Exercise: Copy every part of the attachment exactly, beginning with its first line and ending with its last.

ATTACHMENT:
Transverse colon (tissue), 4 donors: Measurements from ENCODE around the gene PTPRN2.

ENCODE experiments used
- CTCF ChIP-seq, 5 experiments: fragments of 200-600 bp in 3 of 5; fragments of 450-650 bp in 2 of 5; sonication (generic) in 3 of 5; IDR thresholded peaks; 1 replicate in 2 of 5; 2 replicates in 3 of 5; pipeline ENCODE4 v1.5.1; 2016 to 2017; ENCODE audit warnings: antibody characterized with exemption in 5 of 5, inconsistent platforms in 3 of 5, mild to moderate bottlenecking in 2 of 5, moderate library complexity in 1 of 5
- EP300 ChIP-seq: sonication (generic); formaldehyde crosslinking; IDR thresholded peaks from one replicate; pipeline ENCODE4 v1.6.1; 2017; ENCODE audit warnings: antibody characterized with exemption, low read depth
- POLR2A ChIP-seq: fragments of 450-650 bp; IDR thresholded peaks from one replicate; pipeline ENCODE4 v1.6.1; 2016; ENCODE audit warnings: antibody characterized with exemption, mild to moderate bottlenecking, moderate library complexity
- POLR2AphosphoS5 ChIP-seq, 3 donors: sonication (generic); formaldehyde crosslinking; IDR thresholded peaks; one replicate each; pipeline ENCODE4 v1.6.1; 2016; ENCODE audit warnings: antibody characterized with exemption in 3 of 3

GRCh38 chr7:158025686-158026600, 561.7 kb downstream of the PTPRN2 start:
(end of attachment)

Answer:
Transverse colon (tissue), 4 donors: Measurements from ENCODE around the gene PTPRN2.

ENCODE experiments used
- CTCF ChIP-seq, 5 experiments: fragments of 200-600 bp in 3 of 5; fragments of 450-650 bp in 2 of 5; sonication (generic) in 3 of 5; IDR thresholded peaks; 1 replicate in 2 of 5; 2 replicates in 3 of 5; pipeline ENCODE4 v1.5.1; 2016 to 2017; ENCODE audit warnings: antibody characterized with exemption in 5 of 5, inconsistent platforms in 3 of 5, mild to moderate bottlenecking in 2 of 5, moderate library complexity in 1 of 5
- EP300 ChIP-seq: sonication (generic); formaldehyde crosslinking; IDR thresholded peaks from one replicate; pipeline ENCODE4 v1.6.1; 2017; ENCODE audit warnings: antibody characterized with exemption, low read depth
- POLR2A ChIP-seq: fragments of 450-650 bp; IDR thresholded peaks from one replicate; pipeline ENCODE4 v1.6.1; 2016; ENCODE audit warnings: antibody characterized with exemption, mild to moderate bottlenecking, moderate library complexity
- POLR2AphosphoS5 ChIP-seq, 3 donors: sonication (generic); formaldehyde crosslinking; IDR thresholded peaks; one replicate each; pipeline ENCODE4 v1.6.1; 2016; ENCODE audit warnings: antibody characterized with exemption in 3 of 3

GRCh38 chr7:158025686-158026600, 561.7 kb downstream of the PTPRN2 start: